Summer is the high season for travel and the busiest time at the airports. But not all travel plans are smooth, especially for long-distance flights.
Travel interruptions are no joke. In 2017, more than 109,000 passengers departing or returning to Canada from Europe faced flight mishaps. These interruptions were valued at more than $65 million in compensation to passengers—and yet, most passengers didn’t even know they were eligible for said airline compensation. On a global scale, almost nine million flyers are legally entitled to flight disruption compensation per year. Yet, only 66 per cent will file for the compensation—meaning $8 billion in reimbursement is untouched each year.
Enter AirHelp: an international company that recently landed in Canada. AirHelp has offices around the world, is available in 30 countries, offers support in 16 languages, and has more than 500 employees globally. A leading tech business, it helps Canadians determine if they are eligible to seek reimbursement on interrupted flights in or out of Europe (as per Europe’s EC261 law). To date, AirHelp’s app has already helped more than 7 million users process their airline compensation claims.
So how AirHelp assist its users? Their app scans boarding passes at the touch of a button and tells travelers if their flight disruption is eligible for compensation. Passengers can even connect AirHelp to their inbox to scan for applicable flight tickets from three years ago, and get updated automatically on future eligibility. AirHelp, eliminates the stress of applying for flight compensation in a foreign country by fighting the tiresome legal battle on behalf of the passenger.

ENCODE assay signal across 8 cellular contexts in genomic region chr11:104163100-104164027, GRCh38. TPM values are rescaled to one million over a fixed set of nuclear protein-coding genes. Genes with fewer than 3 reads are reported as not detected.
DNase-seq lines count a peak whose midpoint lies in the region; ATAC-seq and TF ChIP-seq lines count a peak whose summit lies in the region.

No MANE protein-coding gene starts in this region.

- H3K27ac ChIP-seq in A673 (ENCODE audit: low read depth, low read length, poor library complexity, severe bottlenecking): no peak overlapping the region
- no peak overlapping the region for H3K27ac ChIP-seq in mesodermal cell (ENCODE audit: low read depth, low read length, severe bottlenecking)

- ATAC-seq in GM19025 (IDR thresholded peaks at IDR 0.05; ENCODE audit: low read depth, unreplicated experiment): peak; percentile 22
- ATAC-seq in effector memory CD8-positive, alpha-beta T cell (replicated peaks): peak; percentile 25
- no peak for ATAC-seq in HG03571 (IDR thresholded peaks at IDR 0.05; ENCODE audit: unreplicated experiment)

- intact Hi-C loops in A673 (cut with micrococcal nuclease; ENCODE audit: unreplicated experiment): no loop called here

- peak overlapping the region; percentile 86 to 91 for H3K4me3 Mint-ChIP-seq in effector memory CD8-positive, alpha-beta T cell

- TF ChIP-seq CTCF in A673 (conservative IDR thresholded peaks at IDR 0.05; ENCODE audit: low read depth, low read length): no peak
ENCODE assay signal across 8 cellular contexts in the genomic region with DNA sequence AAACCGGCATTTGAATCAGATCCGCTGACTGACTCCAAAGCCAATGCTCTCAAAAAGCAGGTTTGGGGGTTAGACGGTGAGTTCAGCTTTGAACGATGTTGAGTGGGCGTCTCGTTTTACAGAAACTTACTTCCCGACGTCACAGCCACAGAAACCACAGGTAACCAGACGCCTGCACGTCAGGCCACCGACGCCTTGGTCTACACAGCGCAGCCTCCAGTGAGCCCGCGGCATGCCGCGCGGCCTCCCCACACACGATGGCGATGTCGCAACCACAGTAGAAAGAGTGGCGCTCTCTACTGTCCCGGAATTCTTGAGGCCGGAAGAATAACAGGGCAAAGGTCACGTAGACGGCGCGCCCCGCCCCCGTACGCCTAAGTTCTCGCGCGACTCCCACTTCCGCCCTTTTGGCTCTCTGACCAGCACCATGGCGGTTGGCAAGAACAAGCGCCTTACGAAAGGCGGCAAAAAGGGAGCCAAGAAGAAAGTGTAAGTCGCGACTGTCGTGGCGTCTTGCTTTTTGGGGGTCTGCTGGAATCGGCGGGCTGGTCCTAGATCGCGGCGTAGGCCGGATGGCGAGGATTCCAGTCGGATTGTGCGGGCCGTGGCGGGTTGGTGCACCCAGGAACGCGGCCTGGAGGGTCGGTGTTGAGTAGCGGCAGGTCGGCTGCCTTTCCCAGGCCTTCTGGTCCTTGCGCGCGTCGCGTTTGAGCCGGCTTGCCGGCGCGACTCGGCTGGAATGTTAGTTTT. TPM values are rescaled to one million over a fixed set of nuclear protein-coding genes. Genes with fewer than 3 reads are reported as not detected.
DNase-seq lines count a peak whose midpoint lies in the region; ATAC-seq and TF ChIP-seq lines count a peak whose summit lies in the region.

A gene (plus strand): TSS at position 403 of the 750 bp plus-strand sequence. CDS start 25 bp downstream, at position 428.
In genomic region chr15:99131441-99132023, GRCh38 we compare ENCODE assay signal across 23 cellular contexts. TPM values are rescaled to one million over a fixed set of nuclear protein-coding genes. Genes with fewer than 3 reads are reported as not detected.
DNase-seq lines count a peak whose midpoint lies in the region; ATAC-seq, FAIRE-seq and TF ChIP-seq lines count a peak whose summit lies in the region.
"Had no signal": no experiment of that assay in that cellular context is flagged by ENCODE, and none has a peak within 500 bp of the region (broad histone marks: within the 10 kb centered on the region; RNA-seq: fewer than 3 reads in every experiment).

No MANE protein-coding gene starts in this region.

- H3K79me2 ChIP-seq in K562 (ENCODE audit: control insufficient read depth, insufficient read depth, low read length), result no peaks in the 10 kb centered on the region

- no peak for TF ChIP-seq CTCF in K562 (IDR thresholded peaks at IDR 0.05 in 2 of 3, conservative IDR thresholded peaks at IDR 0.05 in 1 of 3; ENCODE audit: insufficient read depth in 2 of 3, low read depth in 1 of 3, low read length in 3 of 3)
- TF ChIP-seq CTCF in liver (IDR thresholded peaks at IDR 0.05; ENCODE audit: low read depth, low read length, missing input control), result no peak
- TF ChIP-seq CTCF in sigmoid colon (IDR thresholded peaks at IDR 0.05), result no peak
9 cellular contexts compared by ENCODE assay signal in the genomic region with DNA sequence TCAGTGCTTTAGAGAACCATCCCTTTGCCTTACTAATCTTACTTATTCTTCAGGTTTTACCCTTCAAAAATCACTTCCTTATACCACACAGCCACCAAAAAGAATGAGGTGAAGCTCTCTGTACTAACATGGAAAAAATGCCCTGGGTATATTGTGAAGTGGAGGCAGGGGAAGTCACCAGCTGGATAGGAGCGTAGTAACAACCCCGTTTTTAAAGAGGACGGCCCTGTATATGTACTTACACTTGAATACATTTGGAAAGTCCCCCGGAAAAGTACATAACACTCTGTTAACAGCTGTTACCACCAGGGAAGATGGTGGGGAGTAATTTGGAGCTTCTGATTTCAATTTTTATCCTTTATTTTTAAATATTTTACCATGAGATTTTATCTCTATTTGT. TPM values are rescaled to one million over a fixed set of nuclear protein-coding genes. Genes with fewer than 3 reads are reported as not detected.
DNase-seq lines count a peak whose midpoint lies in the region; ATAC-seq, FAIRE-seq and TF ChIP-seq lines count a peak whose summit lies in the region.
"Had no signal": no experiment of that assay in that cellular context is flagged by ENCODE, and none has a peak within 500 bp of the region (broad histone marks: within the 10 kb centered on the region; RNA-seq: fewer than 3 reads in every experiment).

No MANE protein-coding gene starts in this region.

“Throughout many years of international travel, we noticed the frustrating trend of flight delays and interruptions that were routinely taking place without good cause,” says Henrik Zillmer, Co-Founder and CEO of AirHelp. “When we dove deeper, we realized the scale of the problem, the level of difficulty involved in claiming compensation and the amount of money being left unclaimed by travelers. What was lacking was an understanding of flyers’ rights and a means for travelers to easily claim the money they are entitled to. This issue is only exacerbated for Canadian travelers attempting to claim in a foreign market with language and legal barriers.”
“Most countries—including Canada—either have created or are working towards having laws that hold airlines accountable for passenger delays,” says Christian Nielsen, Chief Legal Officer at AirHelp. “But despite these laws, what we found is that airlines often reject compensation claims without providing a reason or simply fail to respond to complaints.”
“Europe’s EC261 law is trailblazing the way in the international arena for passenger rights and assistance. With AirHelp, we want to extend the benefits and reach of that law to travelers of all nationalities flying in and out of Europe.”
In Canada, the reward can be substantial: compensation is allocated per passenger resulting in individual passengers being eligible for as much as CAD$900.
With a variety of delays and disruptions at home and abroad, summer 2018 is already off to a chaotic start. New AirHelp analysis shows that the first six months of this year have seen severe flight disruptions, with financial compensation doubling and tripling in some countries. For example, Canada has experienced a 28% increase in compensation owed in the first six months of 2018 compared to the same period in 2017. In the last six months, over four million passengers globally have been affected by the summer chaos and of that a total of 30,000 Canadians are already eligible for a little over $30 million due to a flight delay, cancellation or overbooking.
If you’d like to check your eligibility for flight delay compensation, make sure to visit AirHelp’s website.
Happy summer and happy travels!